Exploration of Motherhood in Books

Depicting mothers has always been a challenge that authors were willing to accept throughout history, particularly in adult fiction. They can be portrayed as the “ideal” mums, the ones that get everything right and do no wrong, but more often than not the most interesting mothers are those who are struggling in some way, that have conflicting feelings towards motherhood, that are afraid of failing, or that try incredibly hard to protect their offspring, occasionally to no avail.

In the latest years, I read some books that made me ponder on the importance that motherhood plays in stories. The mothers in Hamnet by Maggie O’Farrell, Circe by Madeline Miller, The Neapolitan Novels by Elena Ferrante, The Muse and The Confession by Jessie Burton are all dissimilar. Nevertheless, they have a huge relevance in the plot of the novels they are a part of, even when they are not the main characters.

If you have not read the novels I mentioned previously, I warn you that I’ll allude to some occurrences that may be considered spoilers.


Motherhood, grief and fear in novels

The geatest desire of some of the mothers featured in books is to keep their children safe. Hamnet by Maggie O’Farrell is a historical novel about the events surrounding the death of William Shakespeare’s son. The famous playwright is never mentioned by his name, though. This story about grief, parenthood and love could be about any family. The mother, Agnes, believes that she has some kind of premonitions about what will happen in the future. She had a dream of her in her deathbed with her children near her. There were two of them. She was surprised when she gave birth to three children – Susanna and the twins Hamnet and Judith. Although it was Judith’s health that always concerned her, since she was the weakest of the twins, it was Hamnet who ultimately died at a young age. Agnes’s desperation to keep her children safe is palpable, and her subsequent grief is intensely and believably portrayed.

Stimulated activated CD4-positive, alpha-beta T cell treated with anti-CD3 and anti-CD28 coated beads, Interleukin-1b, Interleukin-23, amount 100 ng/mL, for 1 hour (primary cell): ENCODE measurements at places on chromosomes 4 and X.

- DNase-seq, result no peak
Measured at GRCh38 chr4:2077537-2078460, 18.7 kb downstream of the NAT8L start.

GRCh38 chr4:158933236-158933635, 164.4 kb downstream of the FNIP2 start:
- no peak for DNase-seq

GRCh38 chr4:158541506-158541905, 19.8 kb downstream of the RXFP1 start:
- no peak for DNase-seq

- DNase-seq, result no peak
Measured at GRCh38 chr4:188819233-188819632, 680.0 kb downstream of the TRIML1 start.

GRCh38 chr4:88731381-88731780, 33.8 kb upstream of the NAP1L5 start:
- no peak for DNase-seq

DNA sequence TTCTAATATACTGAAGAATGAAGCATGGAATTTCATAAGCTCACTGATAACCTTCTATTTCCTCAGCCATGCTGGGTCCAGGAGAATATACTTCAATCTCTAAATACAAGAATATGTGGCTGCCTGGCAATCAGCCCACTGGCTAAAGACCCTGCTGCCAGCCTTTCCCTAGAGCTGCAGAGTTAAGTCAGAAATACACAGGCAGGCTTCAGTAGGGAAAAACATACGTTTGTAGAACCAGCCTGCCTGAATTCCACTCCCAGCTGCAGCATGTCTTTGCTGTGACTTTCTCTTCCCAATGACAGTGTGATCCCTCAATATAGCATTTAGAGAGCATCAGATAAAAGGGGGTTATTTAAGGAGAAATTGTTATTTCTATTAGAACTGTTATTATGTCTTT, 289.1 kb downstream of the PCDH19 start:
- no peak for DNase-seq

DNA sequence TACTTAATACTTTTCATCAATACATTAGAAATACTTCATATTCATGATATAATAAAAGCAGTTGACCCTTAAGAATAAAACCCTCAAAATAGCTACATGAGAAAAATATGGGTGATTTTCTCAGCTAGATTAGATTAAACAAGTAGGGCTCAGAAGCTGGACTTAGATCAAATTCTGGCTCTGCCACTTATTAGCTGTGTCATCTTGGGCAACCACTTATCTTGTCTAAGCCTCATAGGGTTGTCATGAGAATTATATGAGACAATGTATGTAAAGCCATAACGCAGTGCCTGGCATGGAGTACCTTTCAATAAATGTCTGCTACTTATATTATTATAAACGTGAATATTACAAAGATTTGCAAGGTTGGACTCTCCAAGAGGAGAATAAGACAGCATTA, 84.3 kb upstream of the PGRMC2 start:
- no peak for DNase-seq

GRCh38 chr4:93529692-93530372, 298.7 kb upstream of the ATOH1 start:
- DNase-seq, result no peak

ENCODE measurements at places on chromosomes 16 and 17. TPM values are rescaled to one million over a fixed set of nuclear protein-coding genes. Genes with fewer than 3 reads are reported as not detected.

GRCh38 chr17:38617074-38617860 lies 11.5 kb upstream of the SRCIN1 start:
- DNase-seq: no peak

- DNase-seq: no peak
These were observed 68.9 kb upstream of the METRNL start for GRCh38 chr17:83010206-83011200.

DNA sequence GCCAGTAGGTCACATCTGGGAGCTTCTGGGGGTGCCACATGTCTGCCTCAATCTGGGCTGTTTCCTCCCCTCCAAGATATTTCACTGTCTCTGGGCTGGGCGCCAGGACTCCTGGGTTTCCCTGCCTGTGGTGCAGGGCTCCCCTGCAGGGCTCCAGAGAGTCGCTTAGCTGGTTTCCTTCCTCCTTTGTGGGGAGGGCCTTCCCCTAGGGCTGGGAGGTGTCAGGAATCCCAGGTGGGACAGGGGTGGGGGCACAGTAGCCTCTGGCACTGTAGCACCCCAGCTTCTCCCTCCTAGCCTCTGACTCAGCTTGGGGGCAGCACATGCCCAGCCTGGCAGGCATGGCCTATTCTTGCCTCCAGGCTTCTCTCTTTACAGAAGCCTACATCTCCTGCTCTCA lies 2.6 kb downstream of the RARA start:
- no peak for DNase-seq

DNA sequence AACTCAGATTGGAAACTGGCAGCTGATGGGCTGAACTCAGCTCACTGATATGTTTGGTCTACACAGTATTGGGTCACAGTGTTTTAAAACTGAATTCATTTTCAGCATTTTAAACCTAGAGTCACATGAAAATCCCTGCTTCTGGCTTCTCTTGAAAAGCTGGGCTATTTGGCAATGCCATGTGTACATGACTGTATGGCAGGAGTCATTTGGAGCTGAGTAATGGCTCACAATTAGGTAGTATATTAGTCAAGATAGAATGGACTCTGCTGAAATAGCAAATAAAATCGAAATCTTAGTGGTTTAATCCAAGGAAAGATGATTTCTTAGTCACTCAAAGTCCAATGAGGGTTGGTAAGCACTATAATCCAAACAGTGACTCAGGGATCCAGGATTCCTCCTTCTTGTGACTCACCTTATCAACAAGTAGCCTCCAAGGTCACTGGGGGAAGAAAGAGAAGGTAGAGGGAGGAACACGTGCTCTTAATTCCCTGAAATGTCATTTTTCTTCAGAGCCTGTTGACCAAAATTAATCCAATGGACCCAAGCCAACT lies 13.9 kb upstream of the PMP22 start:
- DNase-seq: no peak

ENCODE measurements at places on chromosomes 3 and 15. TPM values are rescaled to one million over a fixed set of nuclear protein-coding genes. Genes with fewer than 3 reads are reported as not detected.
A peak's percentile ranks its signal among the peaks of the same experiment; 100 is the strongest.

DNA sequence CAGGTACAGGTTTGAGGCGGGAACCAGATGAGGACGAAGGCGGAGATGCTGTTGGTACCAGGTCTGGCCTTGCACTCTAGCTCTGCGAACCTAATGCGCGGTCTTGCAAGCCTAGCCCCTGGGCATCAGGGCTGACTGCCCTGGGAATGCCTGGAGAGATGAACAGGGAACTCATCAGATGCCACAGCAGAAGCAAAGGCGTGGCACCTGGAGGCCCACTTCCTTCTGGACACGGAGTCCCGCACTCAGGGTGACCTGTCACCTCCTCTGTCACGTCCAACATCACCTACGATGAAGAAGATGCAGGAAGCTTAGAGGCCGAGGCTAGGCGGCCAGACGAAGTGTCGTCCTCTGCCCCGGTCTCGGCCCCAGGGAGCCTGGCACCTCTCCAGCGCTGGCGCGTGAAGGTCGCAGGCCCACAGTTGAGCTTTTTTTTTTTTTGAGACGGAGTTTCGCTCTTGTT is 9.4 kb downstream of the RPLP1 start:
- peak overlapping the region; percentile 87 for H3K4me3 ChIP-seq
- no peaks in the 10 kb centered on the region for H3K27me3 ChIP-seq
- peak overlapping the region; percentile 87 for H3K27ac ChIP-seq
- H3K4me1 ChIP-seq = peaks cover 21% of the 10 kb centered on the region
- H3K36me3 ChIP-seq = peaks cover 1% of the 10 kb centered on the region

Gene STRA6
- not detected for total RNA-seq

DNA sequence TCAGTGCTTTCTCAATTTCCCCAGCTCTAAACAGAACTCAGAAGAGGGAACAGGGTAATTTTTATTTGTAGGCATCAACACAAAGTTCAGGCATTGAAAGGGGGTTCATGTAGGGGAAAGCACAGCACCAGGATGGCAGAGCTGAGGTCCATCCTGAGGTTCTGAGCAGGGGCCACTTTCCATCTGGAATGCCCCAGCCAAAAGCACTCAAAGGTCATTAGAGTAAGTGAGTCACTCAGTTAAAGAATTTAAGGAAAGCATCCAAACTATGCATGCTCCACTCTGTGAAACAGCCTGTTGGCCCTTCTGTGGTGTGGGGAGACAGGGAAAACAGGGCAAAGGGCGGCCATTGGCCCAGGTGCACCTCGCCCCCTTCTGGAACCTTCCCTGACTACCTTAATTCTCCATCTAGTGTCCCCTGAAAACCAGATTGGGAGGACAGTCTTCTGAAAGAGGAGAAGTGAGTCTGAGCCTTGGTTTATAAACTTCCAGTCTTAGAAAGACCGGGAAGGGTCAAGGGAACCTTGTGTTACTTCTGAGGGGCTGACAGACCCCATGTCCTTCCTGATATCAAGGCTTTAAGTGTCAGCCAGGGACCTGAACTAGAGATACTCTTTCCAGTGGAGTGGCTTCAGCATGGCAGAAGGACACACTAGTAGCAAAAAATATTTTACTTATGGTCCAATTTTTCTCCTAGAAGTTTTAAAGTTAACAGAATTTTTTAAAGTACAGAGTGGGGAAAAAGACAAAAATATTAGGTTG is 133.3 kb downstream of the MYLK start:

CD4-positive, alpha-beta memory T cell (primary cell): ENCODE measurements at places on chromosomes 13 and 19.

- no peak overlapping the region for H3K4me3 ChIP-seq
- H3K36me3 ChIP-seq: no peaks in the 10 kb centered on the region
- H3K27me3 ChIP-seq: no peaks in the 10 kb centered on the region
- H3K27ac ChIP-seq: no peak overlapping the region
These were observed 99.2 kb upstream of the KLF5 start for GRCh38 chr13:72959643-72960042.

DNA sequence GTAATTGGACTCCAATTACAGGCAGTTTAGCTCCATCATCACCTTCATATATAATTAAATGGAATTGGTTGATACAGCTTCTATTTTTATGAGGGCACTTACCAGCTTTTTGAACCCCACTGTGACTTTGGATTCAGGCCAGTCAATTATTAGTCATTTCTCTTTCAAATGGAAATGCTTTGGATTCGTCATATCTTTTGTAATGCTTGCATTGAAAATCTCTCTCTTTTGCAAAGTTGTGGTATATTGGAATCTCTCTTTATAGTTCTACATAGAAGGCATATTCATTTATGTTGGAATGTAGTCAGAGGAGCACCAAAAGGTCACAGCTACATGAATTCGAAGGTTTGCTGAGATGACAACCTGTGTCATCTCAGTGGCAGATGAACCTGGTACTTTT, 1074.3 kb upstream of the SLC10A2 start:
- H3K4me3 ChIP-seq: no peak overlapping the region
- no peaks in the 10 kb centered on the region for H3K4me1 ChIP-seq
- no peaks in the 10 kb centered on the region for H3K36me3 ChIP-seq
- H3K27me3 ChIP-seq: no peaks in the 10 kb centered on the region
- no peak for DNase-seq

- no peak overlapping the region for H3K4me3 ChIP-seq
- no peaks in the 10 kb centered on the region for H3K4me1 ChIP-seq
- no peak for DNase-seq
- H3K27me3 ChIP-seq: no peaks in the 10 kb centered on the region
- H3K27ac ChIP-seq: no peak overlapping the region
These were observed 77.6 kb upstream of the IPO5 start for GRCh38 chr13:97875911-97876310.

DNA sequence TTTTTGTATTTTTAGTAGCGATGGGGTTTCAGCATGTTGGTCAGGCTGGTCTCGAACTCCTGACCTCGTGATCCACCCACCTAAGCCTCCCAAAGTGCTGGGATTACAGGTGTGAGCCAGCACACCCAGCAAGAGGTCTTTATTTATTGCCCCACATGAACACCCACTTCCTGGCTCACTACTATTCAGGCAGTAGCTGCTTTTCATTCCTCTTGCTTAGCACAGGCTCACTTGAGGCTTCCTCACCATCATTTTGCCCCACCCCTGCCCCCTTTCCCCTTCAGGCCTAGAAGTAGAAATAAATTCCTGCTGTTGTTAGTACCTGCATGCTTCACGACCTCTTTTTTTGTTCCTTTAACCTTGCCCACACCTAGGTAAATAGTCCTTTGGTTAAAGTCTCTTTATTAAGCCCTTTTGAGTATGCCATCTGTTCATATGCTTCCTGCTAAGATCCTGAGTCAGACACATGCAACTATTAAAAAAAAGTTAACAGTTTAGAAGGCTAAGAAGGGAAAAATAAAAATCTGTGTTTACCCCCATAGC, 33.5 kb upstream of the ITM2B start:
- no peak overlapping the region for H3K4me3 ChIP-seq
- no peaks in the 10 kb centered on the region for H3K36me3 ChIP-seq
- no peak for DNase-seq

Circe by Madeline Miller also comprises a mother fearful for her child. Circe, the daughter of Helios, the god of sun, and the nymph Perse, has to learn to deal with the dread of losing her son, Telegonus, who was threatened by the goddess Athena. Despite having never been fully loved by her family, Circe became a competent mother. Her character development is the highlight of this Ancient Greek myth retelling.


Books portraying tricky relationships

The relationship between a mother and her children is not always plain sailing. The main focus on The Neapolitan Novels by Elena Ferrante is the friendship between Elena and Lila. However, throughout the four novels in the series (My Brilliant Friend, The Story of a New Name, Those Who Leave and Those Who Stay and The Story of the Lost Child), there are various complex relationships between mothers and their offspring.

Elena has a complicated bond with both her mother and her daughters. Elena’s mother seems jealous of her success, not having had the same opportunities, but at the same time, she is eager for her daughter to be respected in their neighbourhood. Elena fears she will become like her mother, while caring deeply for her well-being. She also questions whether she is a good mother herself, since she finds it difficult to juggle having a career and spending time with her daughters and leaves them behind to be with Nino for a while.

Lila too faces trials has a mother. She decides to teach her son to read and write at a very young age, because she wants him to be exceptional, but she becomes apparently disappointed in him as he grows up. The pain she feels after the disappearance of her daughter is of extreme relevance for her future decisions.

The doubts surrounding motherhood is the main topic explored in The Confession by Jessie Burton. Rose, one of the main characters in the novel, is thinking about having a baby with her boyfriend. But does she really want to be a mother? Her father considers this to be the right time to share with her the little he knows about the disappearance of Rose’s mother not long after she was born.

In The Muse, Jessie Burton had already written about a convoluted mother and daughter relationship. Despite it not being at the forefront of the book, it is crucial for the development of the plot. Olive, the daughter of an Austrian art dealer and an English woman, doesn’t have the best of relationships with her mother, but it only gets worse when Isaac Robles gets in the middle.


Have you read books that delve into motherhood recently? Tell me in the comments!


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